Jose Mindlin, Jewish bibliophile, dies in Brazil


RIO DE JANEIRO (JTA) — Jose Mindlin, a Jewish bibliophile who owned the largest private library in Latin America, has died.

Mindlin died Sunday in Brazil. He was 95.

He owned more than 38,000 books and was a member of the prestigious Brazilian Academy of Letters. In 2006, Mindlin donated about half of his collection to the University of Sao Paulo, mostly on topics related to Brazilian studies.

A building on the university’s campus will be built specifically to maintain the massive library, and will be named after the Guita and Jose Mindlin Foundation.

After retiring from the business world, Mindlin was able to dedicate his time to a passion he had since he was 13 years old: collecting and preserving rare books. The first rare edition in his collection was "Discours sur l’Histoire Universelle," by Jacques-Benigne Bossuet, published in 1740.

Mindlin, the son of Ukrainian parents, had occupied several public positions in the cultural field in Sao Paulo, including secretary of culture.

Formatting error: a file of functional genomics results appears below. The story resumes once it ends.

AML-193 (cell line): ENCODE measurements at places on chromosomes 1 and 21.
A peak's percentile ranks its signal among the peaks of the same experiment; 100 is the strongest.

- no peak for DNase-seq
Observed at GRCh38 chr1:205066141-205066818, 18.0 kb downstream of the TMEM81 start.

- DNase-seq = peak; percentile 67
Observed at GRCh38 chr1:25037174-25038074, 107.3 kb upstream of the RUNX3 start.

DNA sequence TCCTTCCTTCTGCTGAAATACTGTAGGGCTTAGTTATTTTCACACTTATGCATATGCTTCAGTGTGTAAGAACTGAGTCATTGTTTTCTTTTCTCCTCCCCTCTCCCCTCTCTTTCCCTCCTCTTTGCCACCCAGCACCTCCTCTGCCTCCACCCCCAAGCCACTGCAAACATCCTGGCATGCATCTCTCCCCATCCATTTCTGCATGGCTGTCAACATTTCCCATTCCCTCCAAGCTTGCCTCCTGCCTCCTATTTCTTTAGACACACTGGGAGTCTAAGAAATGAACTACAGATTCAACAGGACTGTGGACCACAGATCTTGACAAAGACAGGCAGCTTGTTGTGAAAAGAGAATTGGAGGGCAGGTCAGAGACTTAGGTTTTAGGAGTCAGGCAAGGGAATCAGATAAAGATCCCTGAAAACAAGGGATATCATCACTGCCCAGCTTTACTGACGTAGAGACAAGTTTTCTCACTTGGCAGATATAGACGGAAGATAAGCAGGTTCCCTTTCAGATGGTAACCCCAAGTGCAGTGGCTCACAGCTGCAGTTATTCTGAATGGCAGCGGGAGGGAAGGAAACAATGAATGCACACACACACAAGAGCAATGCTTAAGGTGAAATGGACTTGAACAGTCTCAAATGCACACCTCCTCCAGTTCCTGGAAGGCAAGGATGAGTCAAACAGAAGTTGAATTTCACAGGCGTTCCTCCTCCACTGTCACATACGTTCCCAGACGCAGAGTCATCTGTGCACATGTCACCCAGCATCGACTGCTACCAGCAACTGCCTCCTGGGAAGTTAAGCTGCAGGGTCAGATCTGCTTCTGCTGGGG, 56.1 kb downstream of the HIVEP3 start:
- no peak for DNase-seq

"He was a giant of the Brazilian culture," Sao Paulo Mayor Gilbero Kassab said. "His legacy is the library he left, the result of a life dedicated to the books. Today it’s an asset of all Brazilians."

Henry Sobel, emeritus rabbi of Latin America’s largest Jewish congregation, the 2,000-family Congregacao Israelita Paulista, said that Mindlin’s life was a book itself.

"He was a righteous man who could see ethics in politics and culture," Sobel said. "I felt so little when I was in his library. His greatest book was called Jose Mindlin."

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